Crucifix – The great Cover up
I have always had a problem with the Crucifix and any other idols to Mary etc. Growing up as an evangelical/protestant in Northern Ireland I could never bring my self to go inside a catholic Chapel (In Northern Ireland Catholic places of worship are called Chapel’s and Protestants are called Churches), simply because every time I saw the Crucifix or some other idol I literally felt sick, not because of the blood or the cross itself but because to me it represented idolatry. While on some of my religious views I have mellowed and am no long as dogmatic as I once was, I still can not bring myself to enter a catholic Chapel.
A few days ago I started reading another book (no surprise thereJ). It was called “The Dark side of the Papacy” by an ex Priest called Peter De Rosa who had studied at the Vatican and worked there for a time. He made a point about the Crucifix which I wish to develop for you here.
He describes the Crucifix as “easily the biggest cover-up in History.” He says that this cover up comes down to the piece of cloth that “covers the loins of Jesus on the cross.” In the beginning the Cross was never represented in art. No one dared use an execution tool as a representation of their faith. This would have been seen as blasphemy by the early Church fathers. It is said that Constantine’s armies bore the cross on their insignia. This is also not true. They instead used the first 2 letters of Christ name in Greek as their insignia. Only when the memory of the thousands who had died on crosses all over the Roman world dimmed did Christians feel free to depict the cross as the symbol of Christ’s suffering love. And even then it was only an EMPTY CROSS. Who would dare re-crucify Jesus? This after all would be going against what Hebrews 6 says.
Later, this bare symbol of his conquest of the dark forces seemed too austere. Fifth century artists began to paint a cross with a lamb next too it, for Jesus was the Lamb of God slain for the sin of the world. Then with mounting courage, a lamb-white Jesus was himself depicted next to the cross. With only 2 known exceptions, not till the end of the 6th Century was He shown on the cross. Still the artist dared not paint in the pain and humiliation. Jesus was in a long tunic, with only hands and feet bare to show in stylized fashion the nails that pinned him to the wood. This was an image of triumph; he was not suffering and dying but reigning, open-eyed and sometimes crowned, on the throne of the cross. The first tenth-century Greek representation of Jesus suffering on the cross was condemned by Rome as blasphemy (now imagine that). Soon the Church of Rome itself gave in to this blasphemy.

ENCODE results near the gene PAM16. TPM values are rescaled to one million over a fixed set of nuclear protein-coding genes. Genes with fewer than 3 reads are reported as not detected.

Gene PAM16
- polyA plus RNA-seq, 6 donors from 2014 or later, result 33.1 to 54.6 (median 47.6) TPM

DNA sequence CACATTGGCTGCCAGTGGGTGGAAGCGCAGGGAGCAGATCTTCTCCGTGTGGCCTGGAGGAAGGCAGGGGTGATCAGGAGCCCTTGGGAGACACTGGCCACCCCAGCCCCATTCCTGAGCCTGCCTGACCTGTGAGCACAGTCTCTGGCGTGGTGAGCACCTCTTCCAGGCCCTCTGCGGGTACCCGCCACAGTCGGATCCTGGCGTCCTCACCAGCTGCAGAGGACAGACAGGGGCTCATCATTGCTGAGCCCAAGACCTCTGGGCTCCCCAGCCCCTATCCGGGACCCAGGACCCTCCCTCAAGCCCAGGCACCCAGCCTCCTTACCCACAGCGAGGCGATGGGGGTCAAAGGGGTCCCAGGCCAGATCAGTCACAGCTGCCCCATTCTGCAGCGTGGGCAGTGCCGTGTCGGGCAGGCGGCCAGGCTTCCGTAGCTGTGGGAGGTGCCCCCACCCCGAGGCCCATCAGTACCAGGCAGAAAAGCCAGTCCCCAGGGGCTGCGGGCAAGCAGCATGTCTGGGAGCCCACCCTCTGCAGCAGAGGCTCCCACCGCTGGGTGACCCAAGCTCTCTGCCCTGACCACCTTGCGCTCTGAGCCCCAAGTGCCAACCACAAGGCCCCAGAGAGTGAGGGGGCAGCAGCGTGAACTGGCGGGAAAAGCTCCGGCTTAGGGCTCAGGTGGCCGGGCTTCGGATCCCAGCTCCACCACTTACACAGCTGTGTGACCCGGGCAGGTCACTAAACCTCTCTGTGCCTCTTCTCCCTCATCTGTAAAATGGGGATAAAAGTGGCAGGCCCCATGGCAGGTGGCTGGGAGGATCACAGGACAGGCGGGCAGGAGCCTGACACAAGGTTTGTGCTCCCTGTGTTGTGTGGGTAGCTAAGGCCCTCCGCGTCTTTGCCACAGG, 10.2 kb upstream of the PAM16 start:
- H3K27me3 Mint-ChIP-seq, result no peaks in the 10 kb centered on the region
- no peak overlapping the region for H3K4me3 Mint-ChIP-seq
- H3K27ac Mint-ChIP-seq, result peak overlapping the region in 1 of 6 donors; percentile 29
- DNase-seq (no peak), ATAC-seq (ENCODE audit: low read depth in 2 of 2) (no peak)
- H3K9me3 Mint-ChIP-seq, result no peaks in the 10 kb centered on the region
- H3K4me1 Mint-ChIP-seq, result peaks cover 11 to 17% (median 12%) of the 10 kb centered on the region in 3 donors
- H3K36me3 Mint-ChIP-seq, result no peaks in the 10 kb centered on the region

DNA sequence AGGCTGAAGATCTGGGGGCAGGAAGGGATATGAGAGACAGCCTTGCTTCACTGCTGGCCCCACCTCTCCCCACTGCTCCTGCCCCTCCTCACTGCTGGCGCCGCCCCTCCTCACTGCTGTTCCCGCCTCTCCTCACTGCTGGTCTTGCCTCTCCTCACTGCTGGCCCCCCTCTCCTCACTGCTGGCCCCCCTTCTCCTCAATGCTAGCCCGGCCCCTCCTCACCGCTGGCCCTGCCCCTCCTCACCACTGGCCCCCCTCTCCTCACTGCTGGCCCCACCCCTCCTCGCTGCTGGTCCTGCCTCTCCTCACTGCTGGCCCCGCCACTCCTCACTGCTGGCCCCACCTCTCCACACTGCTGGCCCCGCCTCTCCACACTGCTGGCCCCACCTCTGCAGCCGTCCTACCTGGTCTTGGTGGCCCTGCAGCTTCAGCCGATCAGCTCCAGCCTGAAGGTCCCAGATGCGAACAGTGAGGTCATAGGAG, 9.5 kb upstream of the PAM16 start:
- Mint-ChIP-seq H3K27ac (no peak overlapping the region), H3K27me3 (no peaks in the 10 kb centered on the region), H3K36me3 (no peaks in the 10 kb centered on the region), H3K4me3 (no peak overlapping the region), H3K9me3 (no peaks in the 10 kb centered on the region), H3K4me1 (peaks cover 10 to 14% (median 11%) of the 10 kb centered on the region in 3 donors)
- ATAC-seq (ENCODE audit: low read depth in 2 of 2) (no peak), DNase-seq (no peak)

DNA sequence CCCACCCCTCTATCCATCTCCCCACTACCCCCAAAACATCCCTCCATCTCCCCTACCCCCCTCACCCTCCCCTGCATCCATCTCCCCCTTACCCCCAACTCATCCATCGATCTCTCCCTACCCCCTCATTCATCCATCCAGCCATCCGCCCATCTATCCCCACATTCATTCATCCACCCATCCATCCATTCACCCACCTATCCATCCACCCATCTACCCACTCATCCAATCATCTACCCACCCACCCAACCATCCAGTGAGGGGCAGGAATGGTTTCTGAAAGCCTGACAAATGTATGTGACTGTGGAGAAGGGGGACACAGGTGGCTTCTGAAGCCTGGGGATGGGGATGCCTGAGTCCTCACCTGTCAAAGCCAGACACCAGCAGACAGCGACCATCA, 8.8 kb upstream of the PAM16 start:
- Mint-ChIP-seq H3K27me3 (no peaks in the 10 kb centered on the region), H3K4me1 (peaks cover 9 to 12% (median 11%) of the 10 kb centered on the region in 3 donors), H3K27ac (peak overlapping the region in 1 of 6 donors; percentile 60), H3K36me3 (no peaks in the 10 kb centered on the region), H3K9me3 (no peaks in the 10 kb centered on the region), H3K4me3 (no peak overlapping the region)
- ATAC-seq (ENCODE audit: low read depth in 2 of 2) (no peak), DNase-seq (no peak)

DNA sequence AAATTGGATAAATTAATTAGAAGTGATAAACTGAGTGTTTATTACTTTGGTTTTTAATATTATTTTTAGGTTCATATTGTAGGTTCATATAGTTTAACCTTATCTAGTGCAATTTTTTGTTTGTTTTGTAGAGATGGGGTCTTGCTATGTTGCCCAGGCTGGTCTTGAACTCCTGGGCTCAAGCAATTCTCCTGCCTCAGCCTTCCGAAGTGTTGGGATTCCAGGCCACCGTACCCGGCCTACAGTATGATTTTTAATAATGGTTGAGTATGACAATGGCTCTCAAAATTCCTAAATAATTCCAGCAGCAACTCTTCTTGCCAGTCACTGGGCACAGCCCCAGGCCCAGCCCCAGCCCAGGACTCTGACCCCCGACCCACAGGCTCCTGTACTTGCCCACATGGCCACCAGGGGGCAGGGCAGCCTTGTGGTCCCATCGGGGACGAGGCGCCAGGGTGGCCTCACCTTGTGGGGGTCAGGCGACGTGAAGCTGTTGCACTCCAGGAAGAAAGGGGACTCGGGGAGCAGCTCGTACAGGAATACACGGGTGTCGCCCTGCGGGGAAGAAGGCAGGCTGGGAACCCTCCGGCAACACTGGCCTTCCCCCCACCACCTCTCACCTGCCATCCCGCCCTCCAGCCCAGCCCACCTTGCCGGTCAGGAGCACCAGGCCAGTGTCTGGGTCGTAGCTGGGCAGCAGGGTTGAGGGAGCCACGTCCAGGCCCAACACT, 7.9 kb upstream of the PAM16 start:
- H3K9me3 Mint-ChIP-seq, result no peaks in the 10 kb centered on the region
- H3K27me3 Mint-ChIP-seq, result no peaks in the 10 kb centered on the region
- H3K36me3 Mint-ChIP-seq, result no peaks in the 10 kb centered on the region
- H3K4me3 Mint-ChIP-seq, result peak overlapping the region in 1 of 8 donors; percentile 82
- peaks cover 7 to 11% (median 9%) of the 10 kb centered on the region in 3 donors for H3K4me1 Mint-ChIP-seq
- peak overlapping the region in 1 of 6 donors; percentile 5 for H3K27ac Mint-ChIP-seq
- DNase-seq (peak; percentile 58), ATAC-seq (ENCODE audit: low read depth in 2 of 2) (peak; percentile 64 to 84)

As the years moved on the cloth got smaller and smaller until in suddenly stopped – at a loin cloth. Why did the artists stop here? I used to think that this was simply not show Jesus as naked (for anyone who knows history knows that when the Roman’s crucified someone it was always naked). But now I am not so sure. After reading De Rosa’s book I think I have another reason. If the artists painted Jesus naked on the Cross, then the Church would not have been able to partake of their favourite pass time, which was being anti-Semitic and killing and abusing Jews where ever they found them. What do I mean by this? In giving Jesus the final shreds of decency, that loin-cloth took from him His Jewishness. It literally covered His pride and turned Him into an honorary Gentile. For what it hid was not just his sex but the knife-mark in His flesh, the circumcision, that showed He was a Jew. This is what The Catholic Church feared and still fears to see. If it wasn’t for the cloth then the Catholic Church couldn’t blame the Jews for Jesus’ death. The Crucifix is simply another anti-Semitic symbol in a long line. The Church in Rome to this day still refuses to apologise for this and many other acts of Anti-Semitism. Maybe one day they will when Jesus returns not only as Saviour and Messiah but also as a Jew.